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My tradition is to set all zone serials to the timestamp at modification. Now that Puppet is my new religion, I want to set serial timestamps when building zone files from exported resources. A somewhat trivialized example may look like this:

file { "/tmp/dafile": content = inline_template("<%= Time.now.to_i %>"), }

The problem with this approach is that content will be different all the time, which will (ultimately) provoke rebuilding of zone files on each puppet config poll.

Is there some way I can insert a timestamp without it being included in the data that is compared against previous state?

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What is your problem with a frequently changing serial? Why not just accept it will change frequently? – Zoredache Nov 29 '11 at 4:41
1  
It consumes system resources; reassembling the zone file from all the exported resources takes tens of seconds. It generates log spam from both puppet and bind. It will require frequent reloads of bind configuration, which incurs a small risk. Also, it is impolite to invalidate the zone essentially every refresh interval unless necessary. – Bittrance Nov 29 '11 at 4:52
    
BTW, what are you using to generated your DNS zones? – Zoredache Nov 29 '11 at 5:12
up vote 3 down vote accepted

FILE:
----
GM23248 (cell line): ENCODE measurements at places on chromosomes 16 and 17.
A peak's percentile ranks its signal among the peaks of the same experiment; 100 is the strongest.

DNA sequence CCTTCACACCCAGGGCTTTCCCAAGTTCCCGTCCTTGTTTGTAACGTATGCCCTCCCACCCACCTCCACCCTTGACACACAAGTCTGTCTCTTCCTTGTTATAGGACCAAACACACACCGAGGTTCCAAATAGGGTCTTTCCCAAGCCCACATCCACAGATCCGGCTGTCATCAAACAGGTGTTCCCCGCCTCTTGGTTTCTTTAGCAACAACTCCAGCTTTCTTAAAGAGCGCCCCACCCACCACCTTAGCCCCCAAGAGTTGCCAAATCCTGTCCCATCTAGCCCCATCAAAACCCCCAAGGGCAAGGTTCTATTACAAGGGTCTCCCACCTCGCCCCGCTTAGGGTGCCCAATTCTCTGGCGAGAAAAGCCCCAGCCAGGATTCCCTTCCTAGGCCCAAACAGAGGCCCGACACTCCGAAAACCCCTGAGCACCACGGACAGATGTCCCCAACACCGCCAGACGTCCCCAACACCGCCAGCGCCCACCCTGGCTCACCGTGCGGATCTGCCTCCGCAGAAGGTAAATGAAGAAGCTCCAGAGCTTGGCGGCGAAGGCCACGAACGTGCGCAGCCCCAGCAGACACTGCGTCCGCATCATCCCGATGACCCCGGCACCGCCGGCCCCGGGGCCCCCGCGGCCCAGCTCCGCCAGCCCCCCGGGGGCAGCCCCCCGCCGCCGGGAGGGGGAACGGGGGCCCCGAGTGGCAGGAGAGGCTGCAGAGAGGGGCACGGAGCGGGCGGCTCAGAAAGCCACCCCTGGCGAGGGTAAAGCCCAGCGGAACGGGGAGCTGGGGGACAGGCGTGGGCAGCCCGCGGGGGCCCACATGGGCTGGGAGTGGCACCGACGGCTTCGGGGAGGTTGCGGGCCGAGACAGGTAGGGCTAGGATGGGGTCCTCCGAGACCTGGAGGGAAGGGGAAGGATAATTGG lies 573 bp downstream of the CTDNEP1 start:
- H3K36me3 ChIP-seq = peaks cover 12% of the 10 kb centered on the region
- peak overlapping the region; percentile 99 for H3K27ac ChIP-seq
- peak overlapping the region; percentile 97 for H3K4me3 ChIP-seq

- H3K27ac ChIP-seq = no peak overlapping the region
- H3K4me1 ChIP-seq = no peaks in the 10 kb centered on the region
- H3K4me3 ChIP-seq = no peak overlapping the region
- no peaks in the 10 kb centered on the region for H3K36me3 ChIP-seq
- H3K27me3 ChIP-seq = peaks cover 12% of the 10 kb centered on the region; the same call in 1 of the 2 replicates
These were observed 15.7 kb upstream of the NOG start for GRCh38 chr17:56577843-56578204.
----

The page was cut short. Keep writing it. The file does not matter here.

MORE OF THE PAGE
Don't use a template, if you try to use a serial number there the problem is your going to keep making changes each time.

I have two ideas:

  1. Create a proper type that can manage DNS using DNS updates via the standard API. Then let BIND do the serial number increments itself.
  2. Use a file fragment pattern on each element within your DNS zone, and have it so that the main zone file only gets updated when these change. You do this by having a 'zone refresh' exec that concats your parts into the final zone including the header. The difference between most file fragment solutions would be that you generate your zone serial from a timestamp or some such, which should only ever get triggered when the parts are changed thus avoiding the constant serial number changes you would get from a template.

Some examples of the file fragment pattern are here:

http://projects.puppetlabs.com/projects/puppet/wiki/Generating_a_config_file_from_fragments

https://github.com/ripienaar/puppet-concat

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How about using the timestamp of the file:

file { "/tmp/dafile": content = inline_template("<%= File.mtime("/tmp/dafile").to_i %>"), }

The only thing is that this will probably run on each client and may update the timestamp of the file for every run. If it doesn't, it should suit your requirement.

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How about the following,

$utime_serial = inline_template("<%= Time.now.to_i %>")

file { "/var/named/$domain.hosts":
          content => template("named/$domain.hosts.erb"),
          owner => root,
          group => named,
          mode => 0640,
}

where the erb template file contains,

$TTL 1D
@             IN      SOA       galaxy.example.com.  sysadmin.example.com.  (
                               <%=utime_serial %>       ; Serial
                                8H             ; Refresh
                                2H             ; Retry
                                4W             ; Expire
                                1D )           ; Minimum